Penn State recently settled a lawsuit brought by a man who said that he was molested by former Nittany Lions assistant coach Jerry Sandusky when he was 14 years old. The agreement negates a scheduled court proceeding in Philadelphia that would have required Sandusky to be brought over from prison.

Sandusky, 73, was moved last year from a maximum-security facility to a medium-security prison in western Pennsylvania. He is serving a 30- to 60-year sentence there, after being convicted in 2012 of 45 counts in connection with the sexual abuse of 10 boys.

Six years later, Penn State remains torn over the Sandusky scandal

A spokesman for Penn State told the Associated Press there is one civil suit related to Sandusky still pending. The university has paid out more than $109 million to over 30 people in settlements, and its total Sandusky-related costs reportedly have exceeded $250 million.

The man in the recent settlement, identified as John Doe in court documents, said that, as with other Sandusky victims, he met the ex-coach through the Second Mile, a charity for at-risk youth founded by Sandusky in 1977. They first became acquainted in 2005, and Sandusky, who had retired in 1999 but still had an office at Penn State and was a familiar figure on campus, allegedly gave him free tickets to Nittany Lions games the next year and visited Doe at home when he was sick.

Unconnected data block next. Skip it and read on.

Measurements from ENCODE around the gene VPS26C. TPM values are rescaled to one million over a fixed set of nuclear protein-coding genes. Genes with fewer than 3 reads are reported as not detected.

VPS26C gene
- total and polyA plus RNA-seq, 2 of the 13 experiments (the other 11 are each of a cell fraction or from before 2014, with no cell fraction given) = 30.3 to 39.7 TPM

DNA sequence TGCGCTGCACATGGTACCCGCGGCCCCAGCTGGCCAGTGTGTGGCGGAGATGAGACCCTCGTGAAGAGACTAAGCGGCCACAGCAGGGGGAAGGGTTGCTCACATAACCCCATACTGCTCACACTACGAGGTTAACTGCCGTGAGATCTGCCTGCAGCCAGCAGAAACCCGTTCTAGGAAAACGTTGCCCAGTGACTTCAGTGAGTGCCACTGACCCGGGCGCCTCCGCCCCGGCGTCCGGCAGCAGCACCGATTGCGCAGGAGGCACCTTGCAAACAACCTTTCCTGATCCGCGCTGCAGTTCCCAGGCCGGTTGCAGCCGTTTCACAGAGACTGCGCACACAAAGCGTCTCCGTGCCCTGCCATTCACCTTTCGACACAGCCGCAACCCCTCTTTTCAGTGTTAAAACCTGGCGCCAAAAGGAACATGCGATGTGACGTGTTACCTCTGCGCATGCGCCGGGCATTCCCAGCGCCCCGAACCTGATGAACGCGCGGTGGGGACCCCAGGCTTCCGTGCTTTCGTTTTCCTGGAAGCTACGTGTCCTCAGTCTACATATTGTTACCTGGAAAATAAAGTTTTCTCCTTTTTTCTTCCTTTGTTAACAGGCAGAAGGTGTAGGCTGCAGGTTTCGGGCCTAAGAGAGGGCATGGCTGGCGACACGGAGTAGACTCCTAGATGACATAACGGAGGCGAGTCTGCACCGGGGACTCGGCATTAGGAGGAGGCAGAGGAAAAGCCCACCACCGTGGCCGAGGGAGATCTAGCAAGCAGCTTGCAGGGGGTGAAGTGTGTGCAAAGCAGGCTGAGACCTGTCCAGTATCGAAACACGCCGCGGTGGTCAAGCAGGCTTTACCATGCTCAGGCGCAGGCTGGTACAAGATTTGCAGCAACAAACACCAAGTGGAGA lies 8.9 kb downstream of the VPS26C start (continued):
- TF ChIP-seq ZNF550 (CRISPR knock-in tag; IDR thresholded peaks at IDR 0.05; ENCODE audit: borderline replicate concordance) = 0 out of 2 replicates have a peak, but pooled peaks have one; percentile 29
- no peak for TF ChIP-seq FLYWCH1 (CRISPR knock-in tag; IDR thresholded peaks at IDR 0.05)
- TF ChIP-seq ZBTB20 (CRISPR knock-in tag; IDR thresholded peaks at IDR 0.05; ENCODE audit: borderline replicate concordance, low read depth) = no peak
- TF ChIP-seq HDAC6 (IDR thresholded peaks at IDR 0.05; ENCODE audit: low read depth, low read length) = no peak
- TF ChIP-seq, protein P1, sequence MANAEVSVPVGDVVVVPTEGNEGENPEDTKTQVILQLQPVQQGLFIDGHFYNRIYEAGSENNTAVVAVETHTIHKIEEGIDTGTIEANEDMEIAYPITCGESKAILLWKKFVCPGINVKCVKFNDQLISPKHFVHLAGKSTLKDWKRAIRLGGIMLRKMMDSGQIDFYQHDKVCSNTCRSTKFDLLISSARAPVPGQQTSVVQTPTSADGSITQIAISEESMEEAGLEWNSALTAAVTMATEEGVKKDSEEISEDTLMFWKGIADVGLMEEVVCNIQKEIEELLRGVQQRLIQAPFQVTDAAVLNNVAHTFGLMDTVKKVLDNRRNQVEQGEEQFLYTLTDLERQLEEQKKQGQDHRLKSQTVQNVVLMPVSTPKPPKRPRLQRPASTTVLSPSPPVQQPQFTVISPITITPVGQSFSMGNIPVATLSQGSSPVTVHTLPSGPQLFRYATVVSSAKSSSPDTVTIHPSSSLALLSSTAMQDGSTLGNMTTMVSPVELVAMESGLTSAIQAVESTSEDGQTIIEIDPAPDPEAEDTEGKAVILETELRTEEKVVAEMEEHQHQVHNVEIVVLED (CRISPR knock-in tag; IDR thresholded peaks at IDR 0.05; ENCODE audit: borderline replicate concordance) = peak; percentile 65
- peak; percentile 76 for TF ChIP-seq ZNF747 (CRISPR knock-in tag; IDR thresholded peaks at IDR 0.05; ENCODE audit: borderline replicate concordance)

From the AP report:

In March 2007, John Doe claimed, Sandusky took him to visit a football coach at Bucknell University in central Pennsylvania.
He alleged Sandusky touched and rubbed his thigh on the way to meet the coach and when they ate pizza together afterward.
He claimed that on the way home, Sandusky “slowly slid his hand up (the boy’s) thigh and began grabbing, squeezing, rubbing and fondling” his genitals.

According to the lawsuit, Doe testified before a grand jury about his experiences with Sandusky, and he accused Penn State of being negligent and reckless in its approach to complaints about the ex-coach. The university claimed in a court filing, per the AP, that it “owes no legal duty” to a person unknown to PSU alleging improper behavior that took place off campus by a former university employee.

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